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Themes of genocide and racism are handled with surreal aplomb, and the film as been enthralling cult (see: drug-fueled) audiences for decades now. It's a devastating, highly nuanced film about war and societal conflict, and well worth revisiting if all you remember about it is how much it made you cry as a kid. is closest thing to a family film on this list, but I'd strongly argue that it's more properly called an adult film that kids can watch, too.They'll probably enjoy the beautiful stop-motion animation and silly antics.Then there’s the style, which combines scenes from Paley’s own life with tales from the Indian epic poem the , his 1972 feature film debut, was a subversive, crude success.Based on the character created by Robert Crumb, and standing in stark contrast to Disney-dominated world of animation, both visually and content-wise, laid claim to the untapped potential of having an anthropomorphic cat explore free love, drugs, and radical politics.All movies are animated, in that a film strip is composed of still images that, when moved fast enough before a beam of light, create the illusion of movement.
Documentaries long strode the line between fact and fiction, but completely changed the game.Using rotoscoped animation to recreate lost memories, Folman blends reality and surrealist elements to paint a vision of war unlike anything else in cinematic history. is a charming, beautiful film about a piano player and a singer whose lives through the '40s and '50s take them through the full range of romance and heartache.The two find themselves confronting racism, drug dealing, and Castro's Cuba. The film, about a singer who decides to become an actress and slowly descends into the dark, surreal world of her own ambitions, was practically remade by Darren Aronofsky with Don Hertzfeld's incredible first feature film—actually comprised of three collected short films—is experimental animation at its finest.There was a time adults wouldn't be caught dead seeing a Disney film without a child in tow, but these days Pixar and their competitors attract adults to evening shows with the promise of subtle humor, clever plotting, and scenes that would make any parent with a soul shed a lake's worth of tears.But the animated movie for adults isn’t a revolutionary idea.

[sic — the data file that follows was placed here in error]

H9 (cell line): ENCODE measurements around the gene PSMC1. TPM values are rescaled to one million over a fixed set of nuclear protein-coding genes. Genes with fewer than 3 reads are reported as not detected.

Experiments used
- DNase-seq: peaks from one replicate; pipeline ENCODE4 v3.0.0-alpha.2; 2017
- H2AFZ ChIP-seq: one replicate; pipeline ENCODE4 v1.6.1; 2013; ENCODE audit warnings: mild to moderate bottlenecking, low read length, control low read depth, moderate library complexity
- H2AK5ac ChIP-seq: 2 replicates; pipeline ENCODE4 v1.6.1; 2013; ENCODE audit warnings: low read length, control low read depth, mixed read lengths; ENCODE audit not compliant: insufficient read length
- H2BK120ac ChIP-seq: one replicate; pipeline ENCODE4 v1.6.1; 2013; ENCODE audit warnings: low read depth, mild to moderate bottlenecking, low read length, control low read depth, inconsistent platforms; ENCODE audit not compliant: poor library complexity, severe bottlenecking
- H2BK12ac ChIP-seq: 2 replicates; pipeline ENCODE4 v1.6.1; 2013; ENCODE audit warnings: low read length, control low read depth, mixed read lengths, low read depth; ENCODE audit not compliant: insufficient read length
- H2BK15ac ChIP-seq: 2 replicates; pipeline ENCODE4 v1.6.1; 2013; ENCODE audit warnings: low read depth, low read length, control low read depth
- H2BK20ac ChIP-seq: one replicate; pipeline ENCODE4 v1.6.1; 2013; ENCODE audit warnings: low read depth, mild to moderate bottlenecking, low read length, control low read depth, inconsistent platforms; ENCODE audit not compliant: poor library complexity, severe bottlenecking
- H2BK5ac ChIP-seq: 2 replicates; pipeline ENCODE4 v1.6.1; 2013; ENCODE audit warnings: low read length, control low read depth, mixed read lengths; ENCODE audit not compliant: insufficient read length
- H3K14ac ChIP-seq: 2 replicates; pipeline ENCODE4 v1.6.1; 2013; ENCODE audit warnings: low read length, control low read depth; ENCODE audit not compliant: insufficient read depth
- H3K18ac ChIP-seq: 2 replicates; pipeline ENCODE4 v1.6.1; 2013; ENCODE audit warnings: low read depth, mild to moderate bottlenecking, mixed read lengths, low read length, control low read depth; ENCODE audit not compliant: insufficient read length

The movie is based on Roald Dahl's children's novel, of course, but director Wes Anderson adapted it into somebody much deeper, about flailing masculinity and the wide reaching effects of self-destructive behavior. is perhaps the prototypical anime feature, and for a reason: it's great.